How far will you go for your Happily Ever After?
Chloe Usher’s had enough of being asked why she's ‘still single’; people can’t seem to understand why she’s not freaking out about the slippery slope to spinsterhood. But, as far as Chloe’s concerned, life is sweet; she’s happy, she loves her job, her friends and her flat share next to Brighton beach. One summer evening, after being told that she will never know what love is until she has children, she decides to say ‘actually, I do!’ and announces to her friends that she’s going to marry herself. She’s not quite prepared for the huge reaction to her news on social media and finds herself thrust firmly into the public eye; suddenly she’s a spokesperson for every crazy cat lady out there. With the warm support of her colourful extended family, Chloe attempts to justify her self wedding and the events that unfold take her on a bumpy journey of self-discovery - making exciting new connections and settling old ghosts.
This is a cheeky, original and light-heartedly subversive tale that challenges the notion of ‘settling down’.
|Image: Sophie Tanner|
As far as lead characters go, Chloe is great to read about. Her life is incredibly varied, ranging from family drama to a wide range of vastly different friends, to her own realisations of acceptance and loving herself. Chloe isn't the only one in Happily who leads an interesting life though. The whole book is jam-packed full of vibrant and colourful characters, who really bring the story to life through a myriad of viewpoints, situations, and intriguing subplots.
There are almost too many fascinating subplots to pick out from this maelstrom of characters. In fact, the author could easily write a whole series of spin-offs featuring them, there's that much scope with a cast like this. However, I have to pick out Joey and (without spoilers) the events that take place at Pride. Things like this are incredibly important to raise awareness that these kinds of anti-LGBTQ incidents do still happen, even at events as high profile as Pride.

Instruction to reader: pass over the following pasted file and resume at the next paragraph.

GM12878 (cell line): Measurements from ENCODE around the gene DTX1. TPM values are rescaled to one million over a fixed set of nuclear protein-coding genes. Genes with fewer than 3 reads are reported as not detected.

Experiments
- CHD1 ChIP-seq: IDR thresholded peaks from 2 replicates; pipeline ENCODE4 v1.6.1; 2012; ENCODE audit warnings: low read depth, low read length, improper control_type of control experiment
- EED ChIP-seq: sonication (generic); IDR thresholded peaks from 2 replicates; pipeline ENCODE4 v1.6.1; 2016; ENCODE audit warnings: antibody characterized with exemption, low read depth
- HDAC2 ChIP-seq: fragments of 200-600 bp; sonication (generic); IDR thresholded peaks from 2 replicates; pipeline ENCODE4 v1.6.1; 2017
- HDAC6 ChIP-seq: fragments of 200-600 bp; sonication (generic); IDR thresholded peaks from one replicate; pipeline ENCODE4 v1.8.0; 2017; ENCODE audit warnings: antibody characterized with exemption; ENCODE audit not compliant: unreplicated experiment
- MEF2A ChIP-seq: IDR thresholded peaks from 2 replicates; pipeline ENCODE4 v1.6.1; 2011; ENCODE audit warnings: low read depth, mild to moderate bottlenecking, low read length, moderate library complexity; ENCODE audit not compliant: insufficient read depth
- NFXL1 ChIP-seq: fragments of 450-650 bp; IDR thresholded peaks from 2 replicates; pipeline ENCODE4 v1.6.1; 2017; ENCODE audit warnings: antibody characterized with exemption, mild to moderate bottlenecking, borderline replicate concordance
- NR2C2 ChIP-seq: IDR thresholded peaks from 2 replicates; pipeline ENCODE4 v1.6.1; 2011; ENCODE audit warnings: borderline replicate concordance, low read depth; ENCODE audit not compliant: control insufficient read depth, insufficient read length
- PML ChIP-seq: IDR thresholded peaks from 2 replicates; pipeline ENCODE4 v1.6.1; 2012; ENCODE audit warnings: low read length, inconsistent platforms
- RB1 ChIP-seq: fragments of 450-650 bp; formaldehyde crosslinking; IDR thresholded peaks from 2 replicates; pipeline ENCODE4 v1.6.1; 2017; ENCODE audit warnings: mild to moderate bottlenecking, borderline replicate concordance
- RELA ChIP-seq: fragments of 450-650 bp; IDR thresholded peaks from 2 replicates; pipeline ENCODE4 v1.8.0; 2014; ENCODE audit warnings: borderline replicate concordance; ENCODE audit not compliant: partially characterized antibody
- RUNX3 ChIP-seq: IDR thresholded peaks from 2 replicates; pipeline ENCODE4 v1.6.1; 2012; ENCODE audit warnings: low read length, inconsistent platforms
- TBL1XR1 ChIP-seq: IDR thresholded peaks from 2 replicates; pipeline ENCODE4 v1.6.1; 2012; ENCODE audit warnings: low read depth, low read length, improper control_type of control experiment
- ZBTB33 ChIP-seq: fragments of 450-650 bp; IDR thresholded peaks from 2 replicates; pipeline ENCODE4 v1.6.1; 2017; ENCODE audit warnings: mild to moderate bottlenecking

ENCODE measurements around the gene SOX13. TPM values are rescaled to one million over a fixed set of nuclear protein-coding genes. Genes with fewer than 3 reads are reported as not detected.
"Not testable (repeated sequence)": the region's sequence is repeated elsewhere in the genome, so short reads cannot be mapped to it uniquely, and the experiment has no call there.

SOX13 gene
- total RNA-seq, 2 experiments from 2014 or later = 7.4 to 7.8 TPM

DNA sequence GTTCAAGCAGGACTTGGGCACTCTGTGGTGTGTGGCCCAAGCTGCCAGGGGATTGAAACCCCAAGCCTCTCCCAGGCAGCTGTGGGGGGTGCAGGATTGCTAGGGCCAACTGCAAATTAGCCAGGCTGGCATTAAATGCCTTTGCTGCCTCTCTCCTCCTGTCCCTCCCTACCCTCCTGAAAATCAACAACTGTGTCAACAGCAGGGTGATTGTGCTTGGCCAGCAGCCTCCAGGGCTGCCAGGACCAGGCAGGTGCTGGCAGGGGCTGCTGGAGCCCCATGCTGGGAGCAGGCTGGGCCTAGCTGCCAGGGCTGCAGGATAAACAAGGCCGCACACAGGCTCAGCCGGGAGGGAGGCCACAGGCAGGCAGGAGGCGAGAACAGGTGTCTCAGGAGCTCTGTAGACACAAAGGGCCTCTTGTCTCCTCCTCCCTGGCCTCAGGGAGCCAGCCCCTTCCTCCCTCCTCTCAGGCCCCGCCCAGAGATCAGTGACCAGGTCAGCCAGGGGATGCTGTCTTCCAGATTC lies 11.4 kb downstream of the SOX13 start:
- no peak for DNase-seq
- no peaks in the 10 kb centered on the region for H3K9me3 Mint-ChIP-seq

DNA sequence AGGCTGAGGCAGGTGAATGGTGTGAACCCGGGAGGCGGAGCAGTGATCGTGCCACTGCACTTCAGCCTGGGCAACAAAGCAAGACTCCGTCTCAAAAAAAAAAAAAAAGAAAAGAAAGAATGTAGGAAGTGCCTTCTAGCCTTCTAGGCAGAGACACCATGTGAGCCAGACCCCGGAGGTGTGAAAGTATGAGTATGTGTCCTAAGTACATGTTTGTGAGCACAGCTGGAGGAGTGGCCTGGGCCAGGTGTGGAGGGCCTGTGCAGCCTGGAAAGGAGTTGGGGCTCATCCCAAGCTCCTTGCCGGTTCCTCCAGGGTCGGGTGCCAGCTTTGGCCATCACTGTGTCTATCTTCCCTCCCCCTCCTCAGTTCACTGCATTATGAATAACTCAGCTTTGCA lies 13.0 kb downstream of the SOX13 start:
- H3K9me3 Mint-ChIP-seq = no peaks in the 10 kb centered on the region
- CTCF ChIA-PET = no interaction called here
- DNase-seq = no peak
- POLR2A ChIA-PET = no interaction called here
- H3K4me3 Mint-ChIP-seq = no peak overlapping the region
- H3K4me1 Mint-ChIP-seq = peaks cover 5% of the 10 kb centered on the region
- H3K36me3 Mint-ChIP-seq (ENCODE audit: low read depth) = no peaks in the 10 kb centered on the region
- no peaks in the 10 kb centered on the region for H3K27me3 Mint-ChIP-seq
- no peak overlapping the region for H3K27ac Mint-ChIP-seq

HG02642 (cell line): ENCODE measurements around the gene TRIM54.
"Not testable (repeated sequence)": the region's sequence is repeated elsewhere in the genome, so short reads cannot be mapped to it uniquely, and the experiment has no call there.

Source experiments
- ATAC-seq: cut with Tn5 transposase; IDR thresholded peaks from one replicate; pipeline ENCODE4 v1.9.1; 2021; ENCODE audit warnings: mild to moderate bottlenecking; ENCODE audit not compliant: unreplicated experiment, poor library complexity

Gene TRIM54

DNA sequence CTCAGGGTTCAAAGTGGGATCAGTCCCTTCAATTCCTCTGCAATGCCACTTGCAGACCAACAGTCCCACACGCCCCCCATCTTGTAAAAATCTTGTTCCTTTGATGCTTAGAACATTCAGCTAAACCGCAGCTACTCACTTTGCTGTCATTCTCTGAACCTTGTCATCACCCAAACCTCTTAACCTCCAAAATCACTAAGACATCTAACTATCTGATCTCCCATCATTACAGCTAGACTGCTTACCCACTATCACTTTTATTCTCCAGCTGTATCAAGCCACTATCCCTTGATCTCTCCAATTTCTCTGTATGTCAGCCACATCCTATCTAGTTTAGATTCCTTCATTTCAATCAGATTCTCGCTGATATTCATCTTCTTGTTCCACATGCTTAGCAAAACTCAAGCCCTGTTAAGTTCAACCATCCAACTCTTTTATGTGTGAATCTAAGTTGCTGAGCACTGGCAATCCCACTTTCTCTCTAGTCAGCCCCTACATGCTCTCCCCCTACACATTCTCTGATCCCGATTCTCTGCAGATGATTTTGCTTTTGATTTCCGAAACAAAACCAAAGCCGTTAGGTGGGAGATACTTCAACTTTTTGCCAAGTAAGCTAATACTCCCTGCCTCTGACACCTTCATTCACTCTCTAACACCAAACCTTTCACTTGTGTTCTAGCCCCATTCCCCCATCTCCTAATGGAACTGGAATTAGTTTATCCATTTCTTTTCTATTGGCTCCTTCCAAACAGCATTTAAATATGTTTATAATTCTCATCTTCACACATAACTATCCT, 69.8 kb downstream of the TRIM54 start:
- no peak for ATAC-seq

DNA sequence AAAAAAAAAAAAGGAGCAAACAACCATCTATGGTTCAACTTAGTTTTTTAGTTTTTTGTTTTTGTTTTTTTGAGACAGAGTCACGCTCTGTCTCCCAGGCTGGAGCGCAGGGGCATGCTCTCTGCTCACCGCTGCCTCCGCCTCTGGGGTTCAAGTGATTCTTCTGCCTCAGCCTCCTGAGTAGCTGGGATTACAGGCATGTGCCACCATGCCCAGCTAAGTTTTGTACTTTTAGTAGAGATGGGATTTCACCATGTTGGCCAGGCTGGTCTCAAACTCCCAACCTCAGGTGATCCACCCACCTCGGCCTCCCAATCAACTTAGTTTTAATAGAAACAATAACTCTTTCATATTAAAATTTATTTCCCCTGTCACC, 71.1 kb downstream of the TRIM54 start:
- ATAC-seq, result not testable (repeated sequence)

Should people be able to marry themselves?
Of course, it's impossible to review this book without talking about the concept of marrying yourself. Regardless of your opinions on the matter, and whether it's right or wrong, you can't deny that it makes for an interesting debate. Should people be legally able to marry themselves?
Several people in the book itself raise the argument that it's actually incredibly self-centred, while others, Chloe included, counter this by saying that it's just an awareness of the ability to love yourself. Chloe is right in the fact that in today's society you're almost seen as incomplete if you aren't married by a certain age, and the whole notion that you need a partner to be happy is, sadly, a view shared by many people. The fact that Chloe is able (although admittedly not legally) to marry herself is actually quite empowering. Despite all the media attention she receives for her marriage in the book, her reasons for wanting to go ahead with the marriage are clear. It's important for everyone to love themselves and feel comfortable and happy with their lives, with or without a partner, and for me this book epitomises that.
Rating: 3 stars.
Happily is available to buy now. To find out more, visit Sophie's website or follow her on Facebook or Twitter.
What do you think about the idea of marrying yourself? Let me know in the comments below!